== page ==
"Montgomery Ward" is the name of the world's first mail order business, founded in 1872 by Aaron Montgomery Ward, and which went out of business in 2001.

Robert Preston, who had played the lead role on Broadway, wasn't even offered the film until Cary Grant had turned it down, famously replying, "Not only will I not play it, but if Robert Preston doesn't do it, I won't even see the picture."

Shirley Jones learned she was pregnant with her son Patrick once the filming of had begun. She met with director Morton DaCosta over lunch to inform him of the situation. Her concern was that she would begin "showing" during its filming. He assured her that they could work through it with costumes and also by filming her from the waist up, if necessary. He did have one request, that she tell no one about it. Robert Preston did figure it out before filming had concluded, when Shirley's character, Marion, and his character, Professor Hill, kissed for the first time in the romantic footbridge scene. He leaned in for the kiss and jumped back, asking her, "What was that?" to which she replied, "That is Patrick Cassidy! Say, 'Hello!' " Years later, her son Patrick had the opportunity to meet Preston. He walked up and introduced himself saying, "Hello. I'm Patrick Cassidy." Preston replied, "Yes, I know. We've already met."

The Buffalo Bills were the 1950 International Champion Medalist Quartet of the S.P.E.B.S.Q.S.A., the Society for the Preservation and Encouragement of Barber Shop Quartet Singing in America. They were Al Shea (lead), Vern Reed (tenor), Wayne {Scotty} Ward (baritone) and Bill Spangenberg (bass).

All the musical instruments in the film were made specially by the Olds Instrument Company in Fullerton, California. After filming, Olds refurbished them and sold them on.

Before starring in the musical The Music Man, Robert Preston had not only never appeared in a musical before, he had never sung a note before.

During the "Lida Rose"/"Will I Ever Tell You" duet both Mrs. Paroo (Pert Kelton) and the lead singer of The Buffalo Bills (Vern Reed) are in rocking chairs. They are synchronized throughout much of the song, starting, stopping and rocking together. This is only visible in the wide screen version.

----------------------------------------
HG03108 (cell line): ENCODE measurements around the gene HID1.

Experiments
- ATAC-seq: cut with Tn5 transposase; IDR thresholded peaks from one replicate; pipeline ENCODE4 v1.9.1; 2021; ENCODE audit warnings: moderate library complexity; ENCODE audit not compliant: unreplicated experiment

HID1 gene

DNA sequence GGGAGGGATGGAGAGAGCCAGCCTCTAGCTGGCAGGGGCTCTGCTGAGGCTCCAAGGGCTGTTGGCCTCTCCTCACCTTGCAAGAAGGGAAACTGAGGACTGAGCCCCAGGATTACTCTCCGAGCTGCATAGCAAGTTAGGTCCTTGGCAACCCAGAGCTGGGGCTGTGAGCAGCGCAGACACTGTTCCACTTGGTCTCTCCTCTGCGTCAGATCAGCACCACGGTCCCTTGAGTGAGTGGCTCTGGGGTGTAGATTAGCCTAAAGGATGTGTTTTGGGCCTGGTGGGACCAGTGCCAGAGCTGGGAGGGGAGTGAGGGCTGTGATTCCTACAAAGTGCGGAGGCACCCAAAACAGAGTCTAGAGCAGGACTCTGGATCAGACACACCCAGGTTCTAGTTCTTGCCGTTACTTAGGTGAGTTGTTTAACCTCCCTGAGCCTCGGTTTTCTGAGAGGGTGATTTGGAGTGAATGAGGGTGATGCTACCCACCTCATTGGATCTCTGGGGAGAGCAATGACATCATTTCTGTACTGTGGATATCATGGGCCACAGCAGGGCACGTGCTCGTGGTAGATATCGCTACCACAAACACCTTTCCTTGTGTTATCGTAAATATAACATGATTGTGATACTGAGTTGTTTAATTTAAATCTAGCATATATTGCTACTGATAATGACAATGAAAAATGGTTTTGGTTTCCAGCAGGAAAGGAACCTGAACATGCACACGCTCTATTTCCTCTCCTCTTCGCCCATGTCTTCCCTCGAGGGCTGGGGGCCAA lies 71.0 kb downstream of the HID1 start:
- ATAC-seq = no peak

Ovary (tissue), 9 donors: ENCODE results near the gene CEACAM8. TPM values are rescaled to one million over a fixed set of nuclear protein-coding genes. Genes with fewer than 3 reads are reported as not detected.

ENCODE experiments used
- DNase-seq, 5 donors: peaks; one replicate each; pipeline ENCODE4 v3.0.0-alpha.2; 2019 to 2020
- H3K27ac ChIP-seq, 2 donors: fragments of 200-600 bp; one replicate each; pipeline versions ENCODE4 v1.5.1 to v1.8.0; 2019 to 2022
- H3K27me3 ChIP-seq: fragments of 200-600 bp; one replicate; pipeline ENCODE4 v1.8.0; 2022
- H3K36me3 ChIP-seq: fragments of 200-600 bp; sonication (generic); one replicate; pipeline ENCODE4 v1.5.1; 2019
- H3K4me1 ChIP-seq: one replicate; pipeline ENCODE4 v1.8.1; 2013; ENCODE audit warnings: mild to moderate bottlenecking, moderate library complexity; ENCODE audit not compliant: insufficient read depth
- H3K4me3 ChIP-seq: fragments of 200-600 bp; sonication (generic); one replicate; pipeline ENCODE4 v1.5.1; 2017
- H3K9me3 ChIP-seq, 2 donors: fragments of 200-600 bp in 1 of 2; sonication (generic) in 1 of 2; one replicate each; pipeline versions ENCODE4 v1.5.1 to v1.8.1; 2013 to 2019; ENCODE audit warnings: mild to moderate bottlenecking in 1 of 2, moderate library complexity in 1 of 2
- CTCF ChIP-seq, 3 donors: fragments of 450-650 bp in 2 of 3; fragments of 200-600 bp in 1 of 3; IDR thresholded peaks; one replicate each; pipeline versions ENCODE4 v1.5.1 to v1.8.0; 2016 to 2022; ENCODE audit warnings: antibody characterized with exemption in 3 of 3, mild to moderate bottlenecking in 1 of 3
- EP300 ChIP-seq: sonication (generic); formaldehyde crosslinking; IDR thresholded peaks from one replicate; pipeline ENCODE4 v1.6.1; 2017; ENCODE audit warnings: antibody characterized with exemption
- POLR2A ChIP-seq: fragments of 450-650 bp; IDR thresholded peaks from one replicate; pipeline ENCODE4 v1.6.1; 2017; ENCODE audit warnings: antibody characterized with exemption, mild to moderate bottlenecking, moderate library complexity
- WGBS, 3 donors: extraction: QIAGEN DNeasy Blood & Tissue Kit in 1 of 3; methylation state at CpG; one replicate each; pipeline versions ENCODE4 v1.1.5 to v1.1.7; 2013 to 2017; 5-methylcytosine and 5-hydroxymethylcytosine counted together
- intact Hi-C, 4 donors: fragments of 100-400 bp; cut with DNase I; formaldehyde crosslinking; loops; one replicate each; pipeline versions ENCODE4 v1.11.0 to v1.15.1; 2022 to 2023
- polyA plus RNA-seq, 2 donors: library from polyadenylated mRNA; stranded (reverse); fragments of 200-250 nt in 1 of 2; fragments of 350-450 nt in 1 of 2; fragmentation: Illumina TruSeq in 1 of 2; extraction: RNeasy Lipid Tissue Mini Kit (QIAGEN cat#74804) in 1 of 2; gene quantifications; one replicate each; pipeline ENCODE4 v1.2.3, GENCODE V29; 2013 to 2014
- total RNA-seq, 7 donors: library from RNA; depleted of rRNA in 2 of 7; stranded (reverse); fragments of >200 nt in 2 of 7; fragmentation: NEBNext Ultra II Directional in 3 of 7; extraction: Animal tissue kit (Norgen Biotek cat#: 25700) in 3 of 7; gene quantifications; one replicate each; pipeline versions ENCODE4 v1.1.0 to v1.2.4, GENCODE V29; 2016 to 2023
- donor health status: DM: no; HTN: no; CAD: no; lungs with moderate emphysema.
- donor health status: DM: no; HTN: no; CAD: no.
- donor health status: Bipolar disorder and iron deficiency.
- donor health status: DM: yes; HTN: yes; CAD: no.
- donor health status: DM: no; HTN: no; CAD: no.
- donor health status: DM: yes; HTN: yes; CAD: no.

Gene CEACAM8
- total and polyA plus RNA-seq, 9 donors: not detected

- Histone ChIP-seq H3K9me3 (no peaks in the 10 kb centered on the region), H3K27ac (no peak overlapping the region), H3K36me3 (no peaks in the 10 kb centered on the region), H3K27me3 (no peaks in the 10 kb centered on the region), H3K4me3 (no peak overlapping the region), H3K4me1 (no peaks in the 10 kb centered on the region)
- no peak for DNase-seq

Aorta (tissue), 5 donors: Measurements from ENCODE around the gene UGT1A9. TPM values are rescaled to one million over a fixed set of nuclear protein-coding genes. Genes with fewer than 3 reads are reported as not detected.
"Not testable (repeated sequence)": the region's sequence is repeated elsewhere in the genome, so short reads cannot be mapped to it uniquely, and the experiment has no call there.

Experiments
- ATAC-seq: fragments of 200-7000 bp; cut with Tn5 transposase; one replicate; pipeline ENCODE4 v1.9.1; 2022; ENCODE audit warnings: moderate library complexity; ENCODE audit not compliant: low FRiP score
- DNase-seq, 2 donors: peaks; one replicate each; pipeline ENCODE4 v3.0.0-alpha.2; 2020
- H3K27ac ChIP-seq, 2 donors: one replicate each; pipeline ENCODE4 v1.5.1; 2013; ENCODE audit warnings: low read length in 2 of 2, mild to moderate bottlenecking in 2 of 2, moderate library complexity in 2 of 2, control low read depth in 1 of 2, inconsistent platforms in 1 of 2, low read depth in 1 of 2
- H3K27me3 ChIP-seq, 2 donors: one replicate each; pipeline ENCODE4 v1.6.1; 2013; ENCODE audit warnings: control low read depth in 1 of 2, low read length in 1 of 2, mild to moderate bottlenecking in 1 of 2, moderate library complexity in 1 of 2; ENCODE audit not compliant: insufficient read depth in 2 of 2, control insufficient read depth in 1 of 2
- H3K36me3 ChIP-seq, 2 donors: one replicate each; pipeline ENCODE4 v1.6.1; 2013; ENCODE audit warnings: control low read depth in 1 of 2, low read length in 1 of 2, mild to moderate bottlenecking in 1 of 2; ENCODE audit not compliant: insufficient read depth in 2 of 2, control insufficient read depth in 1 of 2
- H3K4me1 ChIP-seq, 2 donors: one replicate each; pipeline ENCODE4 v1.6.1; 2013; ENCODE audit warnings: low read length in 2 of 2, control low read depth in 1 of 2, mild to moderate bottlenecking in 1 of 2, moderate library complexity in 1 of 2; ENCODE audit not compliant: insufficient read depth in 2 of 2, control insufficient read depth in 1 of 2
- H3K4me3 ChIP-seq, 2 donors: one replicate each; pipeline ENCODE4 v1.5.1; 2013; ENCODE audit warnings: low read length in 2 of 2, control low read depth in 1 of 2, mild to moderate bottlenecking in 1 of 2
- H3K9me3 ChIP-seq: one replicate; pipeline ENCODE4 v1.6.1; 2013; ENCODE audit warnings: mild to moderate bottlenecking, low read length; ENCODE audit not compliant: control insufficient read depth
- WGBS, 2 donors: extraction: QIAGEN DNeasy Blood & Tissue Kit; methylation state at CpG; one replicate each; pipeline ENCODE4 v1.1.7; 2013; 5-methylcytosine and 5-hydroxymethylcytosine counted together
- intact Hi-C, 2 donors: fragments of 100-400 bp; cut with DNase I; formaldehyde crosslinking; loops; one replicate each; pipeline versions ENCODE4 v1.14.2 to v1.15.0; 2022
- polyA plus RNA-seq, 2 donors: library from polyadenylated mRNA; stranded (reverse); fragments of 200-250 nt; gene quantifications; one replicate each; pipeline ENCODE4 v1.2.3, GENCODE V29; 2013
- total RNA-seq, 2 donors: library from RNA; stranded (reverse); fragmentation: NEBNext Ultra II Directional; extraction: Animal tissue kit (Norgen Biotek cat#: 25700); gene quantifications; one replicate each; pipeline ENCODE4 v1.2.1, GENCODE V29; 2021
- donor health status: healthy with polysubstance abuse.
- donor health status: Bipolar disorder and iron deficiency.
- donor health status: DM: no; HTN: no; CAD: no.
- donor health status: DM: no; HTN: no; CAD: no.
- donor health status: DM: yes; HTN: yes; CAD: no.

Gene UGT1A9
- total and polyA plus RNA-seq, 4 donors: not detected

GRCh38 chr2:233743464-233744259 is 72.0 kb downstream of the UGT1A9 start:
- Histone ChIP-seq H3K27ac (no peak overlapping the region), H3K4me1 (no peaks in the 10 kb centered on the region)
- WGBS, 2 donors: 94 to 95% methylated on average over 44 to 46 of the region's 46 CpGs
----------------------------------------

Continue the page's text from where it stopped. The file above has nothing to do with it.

Even though Robert Preston had played the role of Harold Hill on Broadway, Frank Sinatra was Warner Bros' personal choice to play the role in the movie. However, Meredith Willson told them, "No Robert Preston, no movie".

In one episode of the TV series Happy Days, Marion Cunningham commented that the little boy in The Music Man looked "so much like Richie when he was little." The teenager Richie Cunningham on "Happy Days" and the young boy Winthrop Paroo in "The Music Man" were both played, of course, by Ron Howard.

Just prior to the "Lida Rose" number, Harold mentions a bassoon player named Madame Rini. Rini was the name of Meredith Willson's wife.

Mrs Shinn says "Tempus fugit " several times. This is Latin for "Time flies".

River City was based on Meredith Willson's home town of Mason City, Iowa. The movie had its world premiere there.

The DAR is the "Daughters of the American Revolution", a non-profit, non-political volunteer women's service organization dedicated to promoting patriotism and preserving American history

The first film to sell for over $1 million to TV.

The marching bands of the University of California and the University of Southern California were drafted in for the final parade scene.

The original Broadway production of "The Music Man" opened at the Majestic Theater on December 19, 1957, ran for 1375 performances and won the1958 Tony Award for Best Musical. Robert Preston, Pert Kelton and The Buffalo Bills reprise their roles in the movie. Robert Preston won the 1958 Tony Award for Best Actor in a Musical.

The songs "76 Trombones" and "Goodnight My Someone" are the same tune arranged in different time signatures.

When Eulalie Mackechnie Shinn (Hermione Gingold) is performing in the "spectacle" with her schoolchildren, she says "Now count to twenty in the Indian tongue..." and proceeds to count in nonsense words ("Een! Teen! Tether mether fip!..."). It seems her counting is some form of traditional British sheep-counting.

Zaneeta has a meeting of the Epworth League. This organization was formed by combining young people's organizations of the Methodist Episcopal church, with its purpose being to promote intelligent and vital piety among the young people of the church.